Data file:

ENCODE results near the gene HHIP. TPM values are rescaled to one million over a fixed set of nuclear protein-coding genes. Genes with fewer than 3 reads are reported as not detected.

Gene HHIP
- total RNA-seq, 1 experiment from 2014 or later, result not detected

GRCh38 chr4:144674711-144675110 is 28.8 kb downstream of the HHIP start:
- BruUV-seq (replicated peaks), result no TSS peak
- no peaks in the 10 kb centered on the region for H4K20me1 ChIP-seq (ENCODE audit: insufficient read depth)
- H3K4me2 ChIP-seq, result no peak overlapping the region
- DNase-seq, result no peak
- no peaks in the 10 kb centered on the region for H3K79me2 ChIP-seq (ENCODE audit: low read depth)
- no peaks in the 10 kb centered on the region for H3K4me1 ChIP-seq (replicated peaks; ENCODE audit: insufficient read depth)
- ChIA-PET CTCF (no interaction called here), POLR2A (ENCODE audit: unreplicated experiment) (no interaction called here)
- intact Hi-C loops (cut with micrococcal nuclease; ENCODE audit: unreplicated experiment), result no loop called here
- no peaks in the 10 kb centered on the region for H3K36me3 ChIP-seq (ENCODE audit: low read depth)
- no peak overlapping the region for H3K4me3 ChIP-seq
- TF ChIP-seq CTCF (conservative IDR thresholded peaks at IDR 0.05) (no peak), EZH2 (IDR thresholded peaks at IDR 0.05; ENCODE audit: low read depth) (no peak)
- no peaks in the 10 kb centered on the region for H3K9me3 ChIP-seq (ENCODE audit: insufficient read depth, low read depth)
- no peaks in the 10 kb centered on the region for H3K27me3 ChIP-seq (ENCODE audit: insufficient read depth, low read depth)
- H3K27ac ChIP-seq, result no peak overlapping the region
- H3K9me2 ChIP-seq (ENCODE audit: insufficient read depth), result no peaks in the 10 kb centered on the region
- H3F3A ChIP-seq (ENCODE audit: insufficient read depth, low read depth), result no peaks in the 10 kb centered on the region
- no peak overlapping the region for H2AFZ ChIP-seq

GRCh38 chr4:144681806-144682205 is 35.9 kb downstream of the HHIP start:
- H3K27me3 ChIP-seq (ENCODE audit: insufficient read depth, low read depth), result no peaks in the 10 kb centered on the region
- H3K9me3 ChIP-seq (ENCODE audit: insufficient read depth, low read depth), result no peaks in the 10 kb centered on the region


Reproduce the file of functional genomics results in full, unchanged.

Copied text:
ENCODE results near the gene HHIP. TPM values are rescaled to one million over a fixed set of nuclear protein-coding genes. Genes with fewer than 3 reads are reported as not detected.

Gene HHIP
- total RNA-seq, 1 experiment from 2014 or later, result not detected

GRCh38 chr4:144674711-144675110 is 28.8 kb downstream of the HHIP start:
- BruUV-seq (replicated peaks), result no TSS peak
- no peaks in the 10 kb centered on the region for H4K20me1 ChIP-seq (ENCODE audit: insufficient read depth)
- H3K4me2 ChIP-seq, result no peak overlapping the region
- DNase-seq, result no peak
- no peaks in the 10 kb centered on the region for H3K79me2 ChIP-seq (ENCODE audit: low read depth)
- no peaks in the 10 kb centered on the region for H3K4me1 ChIP-seq (replicated peaks; ENCODE audit: insufficient read depth)
- ChIA-PET CTCF (no interaction called here), POLR2A (ENCODE audit: unreplicated experiment) (no interaction called here)
- intact Hi-C loops (cut with micrococcal nuclease; ENCODE audit: unreplicated experiment), result no loop called here
- no peaks in the 10 kb centered on the region for H3K36me3 ChIP-seq (ENCODE audit: low read depth)
- no peak overlapping the region for H3K4me3 ChIP-seq
- TF ChIP-seq CTCF (conservative IDR thresholded peaks at IDR 0.05) (no peak), EZH2 (IDR thresholded peaks at IDR 0.05; ENCODE audit: low read depth) (no peak)
- no peaks in the 10 kb centered on the region for H3K9me3 ChIP-seq (ENCODE audit: insufficient read depth, low read depth)
- no peaks in the 10 kb centered on the region for H3K27me3 ChIP-seq (ENCODE audit: insufficient read depth, low read depth)
- H3K27ac ChIP-seq, result no peak overlapping the region
- H3K9me2 ChIP-seq (ENCODE audit: insufficient read depth), result no peaks in the 10 kb centered on the region
- H3F3A ChIP-seq (ENCODE audit: insufficient read depth, low read depth), result no peaks in the 10 kb centered on the region
- no peak overlapping the region for H2AFZ ChIP-seq

GRCh38 chr4:144681806-144682205 is 35.9 kb downstream of the HHIP start:
- H3K27me3 ChIP-seq (ENCODE audit: insufficient read depth, low read depth), result no peaks in the 10 kb centered on the region
- H3K9me3 ChIP-seq (ENCODE audit: insufficient read depth, low read depth), result no peaks in the 10 kb centered on the region